Rights right in his heart

Professor Chan-Un Park came to Lund in the autumn of 2012 and is spending his last few months at the Institute focusing on how human rights mechanisms can be implemented.  But however technical his research is, he himself believes human rights is starting in a state of mind.

– It has to start in people´s hearts, he says and presses a hand towards his chest. The law is our will as humans, our hearts. But the law can also be just words, and only a decoration, which is dangerous. I am interested in the implementation of the law.

Starting out as a practicing lawyer Chan-Un Park has a long career behind him before he decided to become an academic. Today he is the author of six books on human rights and theories around human rights and has published more than 30 articles in leading, international journals.

– In 2005 I was appointed Director General of the National Human Rights Commission of Korea. I was set to write a plan to protect marginalized groups such as migrant workers and people with leprosy, amongst others. It was very rewarding – my goal was to move Korea to a real developed country beyond just an economically developed country, he explains.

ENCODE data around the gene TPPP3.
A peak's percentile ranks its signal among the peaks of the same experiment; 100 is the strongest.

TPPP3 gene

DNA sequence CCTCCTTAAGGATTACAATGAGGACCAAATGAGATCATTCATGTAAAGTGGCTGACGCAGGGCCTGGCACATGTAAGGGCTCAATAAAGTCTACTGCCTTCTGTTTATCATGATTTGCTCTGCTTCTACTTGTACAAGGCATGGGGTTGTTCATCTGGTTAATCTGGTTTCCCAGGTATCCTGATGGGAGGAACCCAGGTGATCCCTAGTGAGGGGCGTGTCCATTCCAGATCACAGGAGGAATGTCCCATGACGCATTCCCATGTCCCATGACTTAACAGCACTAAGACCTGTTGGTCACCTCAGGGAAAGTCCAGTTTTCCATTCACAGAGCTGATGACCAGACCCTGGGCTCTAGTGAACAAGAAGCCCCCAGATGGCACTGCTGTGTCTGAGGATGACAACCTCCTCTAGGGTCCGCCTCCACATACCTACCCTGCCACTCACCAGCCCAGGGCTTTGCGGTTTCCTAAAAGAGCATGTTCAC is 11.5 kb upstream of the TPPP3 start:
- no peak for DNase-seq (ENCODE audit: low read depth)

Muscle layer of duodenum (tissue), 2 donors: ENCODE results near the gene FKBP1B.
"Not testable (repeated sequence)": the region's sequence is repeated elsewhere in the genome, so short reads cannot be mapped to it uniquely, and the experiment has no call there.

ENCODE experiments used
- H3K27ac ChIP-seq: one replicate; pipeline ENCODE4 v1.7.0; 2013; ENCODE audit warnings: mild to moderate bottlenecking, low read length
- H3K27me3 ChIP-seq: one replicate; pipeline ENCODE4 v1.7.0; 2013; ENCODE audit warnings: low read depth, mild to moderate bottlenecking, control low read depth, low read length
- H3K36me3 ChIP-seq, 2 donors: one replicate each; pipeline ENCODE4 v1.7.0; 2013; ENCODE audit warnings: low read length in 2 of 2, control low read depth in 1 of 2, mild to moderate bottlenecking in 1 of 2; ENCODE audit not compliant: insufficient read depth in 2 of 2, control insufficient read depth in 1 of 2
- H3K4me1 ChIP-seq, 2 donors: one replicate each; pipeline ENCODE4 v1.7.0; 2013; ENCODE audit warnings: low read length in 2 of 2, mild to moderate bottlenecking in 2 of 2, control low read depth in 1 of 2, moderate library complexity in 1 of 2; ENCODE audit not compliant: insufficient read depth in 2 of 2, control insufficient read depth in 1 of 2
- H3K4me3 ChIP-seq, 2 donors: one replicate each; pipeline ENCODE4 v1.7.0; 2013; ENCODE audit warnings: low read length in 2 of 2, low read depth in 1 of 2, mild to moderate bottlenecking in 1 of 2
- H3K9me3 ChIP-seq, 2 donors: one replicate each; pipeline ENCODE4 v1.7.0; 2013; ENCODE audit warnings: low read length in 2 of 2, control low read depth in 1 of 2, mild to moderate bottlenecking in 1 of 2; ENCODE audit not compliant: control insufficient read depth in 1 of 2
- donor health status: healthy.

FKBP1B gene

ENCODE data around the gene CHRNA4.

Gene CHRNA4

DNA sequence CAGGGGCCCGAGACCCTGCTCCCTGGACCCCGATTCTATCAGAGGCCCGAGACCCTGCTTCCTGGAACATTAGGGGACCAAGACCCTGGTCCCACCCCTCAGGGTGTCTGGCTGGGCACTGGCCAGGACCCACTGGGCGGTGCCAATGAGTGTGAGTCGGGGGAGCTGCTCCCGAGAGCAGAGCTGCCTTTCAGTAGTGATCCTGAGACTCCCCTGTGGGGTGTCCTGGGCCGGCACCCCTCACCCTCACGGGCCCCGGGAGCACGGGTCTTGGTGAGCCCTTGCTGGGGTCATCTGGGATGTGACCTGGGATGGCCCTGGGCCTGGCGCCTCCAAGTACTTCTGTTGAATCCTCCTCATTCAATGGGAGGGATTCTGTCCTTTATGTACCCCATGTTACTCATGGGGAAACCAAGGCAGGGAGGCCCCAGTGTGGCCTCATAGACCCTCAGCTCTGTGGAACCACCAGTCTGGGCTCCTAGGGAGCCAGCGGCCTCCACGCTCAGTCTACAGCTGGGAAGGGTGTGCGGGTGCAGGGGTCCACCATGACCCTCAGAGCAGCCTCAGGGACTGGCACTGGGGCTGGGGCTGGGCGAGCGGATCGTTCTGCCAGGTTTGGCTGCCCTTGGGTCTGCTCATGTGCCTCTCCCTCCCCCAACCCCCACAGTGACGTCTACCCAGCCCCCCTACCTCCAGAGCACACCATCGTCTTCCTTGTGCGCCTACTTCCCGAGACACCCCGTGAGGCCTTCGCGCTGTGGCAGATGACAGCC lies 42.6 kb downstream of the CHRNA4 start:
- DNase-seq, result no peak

In Lund he has had time to do some research on NHRI – National Human Rights Institutions. He has for instance compared how the Korean Institution he was heading is doing in an international comparison.

– I am worried the commission in Korea is not independent enough, he says. The shift in political power lately has made the Institution less sharp as a tool for forwarding human rights. I have also taken great interest in studying your “ombudsman”-system.

While in Lund professor Chan-Un Park has also had the opportunity to study old houses, one of his favorite past times. His wife and daughter have from time to time been visiting him, but he has had a lot of time to just stroll around and look at buildings on his own.

–Who designed them, and what kind of time were they living in? Changes in society and issues around legal and social transformation are intriguing. That is perhaps why I am interested in institutions that are here to bring out the best in us.

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